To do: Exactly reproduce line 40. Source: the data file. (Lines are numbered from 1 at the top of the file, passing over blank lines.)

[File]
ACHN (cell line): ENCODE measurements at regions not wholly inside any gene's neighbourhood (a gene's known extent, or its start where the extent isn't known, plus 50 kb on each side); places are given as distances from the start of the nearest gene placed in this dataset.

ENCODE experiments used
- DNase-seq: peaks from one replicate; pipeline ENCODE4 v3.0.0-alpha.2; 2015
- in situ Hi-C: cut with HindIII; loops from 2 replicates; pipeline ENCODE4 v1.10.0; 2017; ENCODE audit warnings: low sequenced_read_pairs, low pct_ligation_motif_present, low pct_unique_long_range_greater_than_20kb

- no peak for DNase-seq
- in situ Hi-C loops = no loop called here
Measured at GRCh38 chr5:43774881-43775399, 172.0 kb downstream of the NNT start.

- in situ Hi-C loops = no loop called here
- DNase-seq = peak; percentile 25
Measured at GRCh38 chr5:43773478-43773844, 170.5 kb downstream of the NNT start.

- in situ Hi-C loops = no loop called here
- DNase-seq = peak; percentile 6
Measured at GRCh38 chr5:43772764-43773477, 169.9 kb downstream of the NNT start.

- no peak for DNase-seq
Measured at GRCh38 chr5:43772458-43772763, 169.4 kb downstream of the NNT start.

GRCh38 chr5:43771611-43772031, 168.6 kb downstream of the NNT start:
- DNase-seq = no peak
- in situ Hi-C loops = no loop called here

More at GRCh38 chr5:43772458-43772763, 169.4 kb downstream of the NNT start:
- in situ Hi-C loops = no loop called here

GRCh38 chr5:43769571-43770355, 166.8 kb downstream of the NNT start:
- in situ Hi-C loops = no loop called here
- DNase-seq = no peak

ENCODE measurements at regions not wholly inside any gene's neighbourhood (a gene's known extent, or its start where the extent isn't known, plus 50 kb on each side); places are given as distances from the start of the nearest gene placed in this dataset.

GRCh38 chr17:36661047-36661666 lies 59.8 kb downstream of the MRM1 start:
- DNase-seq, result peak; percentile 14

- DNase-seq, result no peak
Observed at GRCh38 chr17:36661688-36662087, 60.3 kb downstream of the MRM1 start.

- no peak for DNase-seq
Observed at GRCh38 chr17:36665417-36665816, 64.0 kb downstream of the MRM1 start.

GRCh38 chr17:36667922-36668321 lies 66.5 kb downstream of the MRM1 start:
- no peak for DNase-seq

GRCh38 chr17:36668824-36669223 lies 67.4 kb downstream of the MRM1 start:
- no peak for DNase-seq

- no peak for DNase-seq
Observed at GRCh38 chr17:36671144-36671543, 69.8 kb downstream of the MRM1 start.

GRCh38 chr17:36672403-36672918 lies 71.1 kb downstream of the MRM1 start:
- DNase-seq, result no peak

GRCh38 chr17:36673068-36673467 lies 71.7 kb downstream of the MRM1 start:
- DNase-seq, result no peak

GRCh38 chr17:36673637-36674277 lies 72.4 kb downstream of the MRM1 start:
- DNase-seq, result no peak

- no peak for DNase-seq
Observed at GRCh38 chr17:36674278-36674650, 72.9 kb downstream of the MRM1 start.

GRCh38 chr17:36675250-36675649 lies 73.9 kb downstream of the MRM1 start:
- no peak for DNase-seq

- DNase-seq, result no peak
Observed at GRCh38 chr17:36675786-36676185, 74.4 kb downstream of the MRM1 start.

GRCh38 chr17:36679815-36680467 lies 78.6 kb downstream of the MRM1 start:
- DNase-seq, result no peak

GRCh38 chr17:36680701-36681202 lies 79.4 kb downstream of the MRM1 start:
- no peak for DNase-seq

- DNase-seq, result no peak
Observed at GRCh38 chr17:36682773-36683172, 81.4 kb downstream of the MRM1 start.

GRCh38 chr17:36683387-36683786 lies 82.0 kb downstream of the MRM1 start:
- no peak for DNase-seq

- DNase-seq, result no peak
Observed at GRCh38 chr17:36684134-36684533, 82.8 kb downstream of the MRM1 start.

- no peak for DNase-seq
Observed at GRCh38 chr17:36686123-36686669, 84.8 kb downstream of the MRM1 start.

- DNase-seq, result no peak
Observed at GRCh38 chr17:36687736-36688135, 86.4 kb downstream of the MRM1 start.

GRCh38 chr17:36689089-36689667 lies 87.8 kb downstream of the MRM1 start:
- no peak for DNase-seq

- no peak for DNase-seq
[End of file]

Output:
- DNase-seq, result no peak